In 1982, John Cassavetes appeared in a schlocky Canadian-made horror movie called The Incubus, and a not so small portion of The Incubus was shot in Guelph. Just in time for Halloween, we’re going to talk about that time in the 80s where an Academy Award nominated actor and director came to the Royal City to hunt monsters in an unforgettably forgettable horror movie.
Released in 1982, The Incubus focuses on a small New England town plagued by a series of rapes and murders. Cassavetes plays Sam Cordell, a doctor who’s just moved to town with his estranged daughter and gets wrapped up in the police investigation of the attacks. As the saying goes, “It’s not Shakespeare,” but it’s hard to deny that there’s something about the film.
For Guelphites, The Incubus is a time capsule for vintage Guelph circa 1980 with the old Odeon movie theatre, Macdonell Street, the Homewood, and the Gilnockie House on Queen Street all being prime locations. For cinephiles, there’s the curiosity of Cassavetes, long considered the godfather of the modern American independent film movement, who won the Gold Lion at the Venice Film Festival for his acclaimed film Gloria the same year he made The Incubus.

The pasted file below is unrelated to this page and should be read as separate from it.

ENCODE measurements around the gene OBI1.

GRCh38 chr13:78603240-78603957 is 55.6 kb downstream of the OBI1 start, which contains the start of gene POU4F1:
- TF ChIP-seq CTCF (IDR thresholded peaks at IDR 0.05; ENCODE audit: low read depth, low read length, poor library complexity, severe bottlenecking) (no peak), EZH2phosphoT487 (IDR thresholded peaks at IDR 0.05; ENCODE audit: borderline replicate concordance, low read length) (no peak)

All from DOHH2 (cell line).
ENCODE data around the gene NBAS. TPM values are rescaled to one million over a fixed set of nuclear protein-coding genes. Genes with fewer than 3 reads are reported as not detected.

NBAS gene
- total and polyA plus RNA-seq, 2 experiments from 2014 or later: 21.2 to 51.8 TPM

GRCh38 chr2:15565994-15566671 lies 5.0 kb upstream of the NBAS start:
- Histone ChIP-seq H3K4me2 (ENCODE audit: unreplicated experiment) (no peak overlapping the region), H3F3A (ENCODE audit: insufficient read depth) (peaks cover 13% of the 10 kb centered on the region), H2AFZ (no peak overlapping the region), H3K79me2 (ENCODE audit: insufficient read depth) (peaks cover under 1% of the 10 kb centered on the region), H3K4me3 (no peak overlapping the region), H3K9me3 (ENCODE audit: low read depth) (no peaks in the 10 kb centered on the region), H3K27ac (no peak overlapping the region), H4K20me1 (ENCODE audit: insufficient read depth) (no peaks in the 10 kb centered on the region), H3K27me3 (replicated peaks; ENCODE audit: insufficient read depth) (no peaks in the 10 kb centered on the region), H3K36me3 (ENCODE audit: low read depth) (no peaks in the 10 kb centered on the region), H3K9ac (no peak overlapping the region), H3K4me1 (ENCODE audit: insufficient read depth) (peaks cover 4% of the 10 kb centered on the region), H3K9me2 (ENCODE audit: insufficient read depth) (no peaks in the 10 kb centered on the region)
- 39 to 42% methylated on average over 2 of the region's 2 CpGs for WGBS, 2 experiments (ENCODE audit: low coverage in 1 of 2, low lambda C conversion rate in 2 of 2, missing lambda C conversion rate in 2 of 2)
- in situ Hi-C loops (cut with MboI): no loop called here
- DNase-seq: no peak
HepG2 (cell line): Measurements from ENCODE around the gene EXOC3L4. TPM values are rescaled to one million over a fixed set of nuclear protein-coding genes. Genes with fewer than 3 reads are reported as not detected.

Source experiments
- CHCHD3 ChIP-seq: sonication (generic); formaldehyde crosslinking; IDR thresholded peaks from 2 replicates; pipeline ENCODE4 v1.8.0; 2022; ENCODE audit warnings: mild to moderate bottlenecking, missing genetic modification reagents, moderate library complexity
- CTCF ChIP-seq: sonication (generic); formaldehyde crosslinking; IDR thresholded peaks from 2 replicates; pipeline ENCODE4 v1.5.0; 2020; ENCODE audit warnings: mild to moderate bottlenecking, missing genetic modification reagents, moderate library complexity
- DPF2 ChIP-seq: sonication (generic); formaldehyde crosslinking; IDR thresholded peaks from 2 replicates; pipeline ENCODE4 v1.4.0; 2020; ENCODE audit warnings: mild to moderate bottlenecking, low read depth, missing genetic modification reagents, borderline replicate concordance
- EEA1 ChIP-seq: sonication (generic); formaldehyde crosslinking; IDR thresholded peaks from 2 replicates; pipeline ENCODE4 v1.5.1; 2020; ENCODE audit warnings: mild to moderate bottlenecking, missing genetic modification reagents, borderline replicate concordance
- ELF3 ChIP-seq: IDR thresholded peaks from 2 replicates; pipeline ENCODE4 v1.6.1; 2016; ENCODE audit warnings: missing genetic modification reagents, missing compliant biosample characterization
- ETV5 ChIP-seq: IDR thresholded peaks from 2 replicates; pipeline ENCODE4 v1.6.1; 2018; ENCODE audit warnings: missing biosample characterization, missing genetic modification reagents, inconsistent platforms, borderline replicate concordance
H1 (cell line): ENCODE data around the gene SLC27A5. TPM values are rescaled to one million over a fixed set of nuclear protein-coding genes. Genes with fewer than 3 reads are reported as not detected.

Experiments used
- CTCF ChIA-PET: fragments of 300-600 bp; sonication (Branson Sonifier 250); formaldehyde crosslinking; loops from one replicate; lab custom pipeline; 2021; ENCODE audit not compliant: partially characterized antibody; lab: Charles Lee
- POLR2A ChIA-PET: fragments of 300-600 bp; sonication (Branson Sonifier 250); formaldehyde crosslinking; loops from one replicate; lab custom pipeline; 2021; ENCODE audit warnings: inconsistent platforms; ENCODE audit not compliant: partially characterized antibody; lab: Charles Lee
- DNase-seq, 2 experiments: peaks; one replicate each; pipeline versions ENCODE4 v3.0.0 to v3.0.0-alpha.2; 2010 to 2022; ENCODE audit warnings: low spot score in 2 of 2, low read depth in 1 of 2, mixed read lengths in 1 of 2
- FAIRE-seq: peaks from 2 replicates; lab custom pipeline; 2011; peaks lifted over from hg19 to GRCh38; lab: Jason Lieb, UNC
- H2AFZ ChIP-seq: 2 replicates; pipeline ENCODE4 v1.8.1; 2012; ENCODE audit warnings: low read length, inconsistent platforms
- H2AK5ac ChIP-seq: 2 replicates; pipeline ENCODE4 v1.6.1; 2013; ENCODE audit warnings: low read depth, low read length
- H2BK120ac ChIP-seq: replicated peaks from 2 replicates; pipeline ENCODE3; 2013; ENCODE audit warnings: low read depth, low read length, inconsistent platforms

This is where Brett Wright comes in. Wright wrote an article for Split Tooth Media about Cassavetes and why he found some creative solace in shooting The Incubus. This week on the podcast, Wright will give us some insight into the artistic value of The Incubus for Cassavetes, why this supposedly forgettable horror movie from the early 80s hasn’t been forgotten, and why modern audiences and horror fans have been giving it a second look.
So let’s get into this forgotten slice of Guelph pop culture history on this week’s Guelph Politicast!
You can read Wright’s piece “An Artist’s Nightmare: John Cassavetes, Horror Films, and ‘The Incubus’” on Split Tooth Media. Guelph Museums has photos from the Guelph set of The Incubus in their collection, and you can watch The Incubus for yourself, for free, on the ad-supported streaming site Tubi TV.
Also, when you subscribe to the Guelph Politicast channel and you will also get an episode of Open Sources Guelph every Monday, and an episode of End Credits every Friday.
Photo Credit: The Incubus’ film crew setting up a shot on Douglas Street in September 1980 captured in a slide Donald Coulman and part of the Guelph Museums digital collection.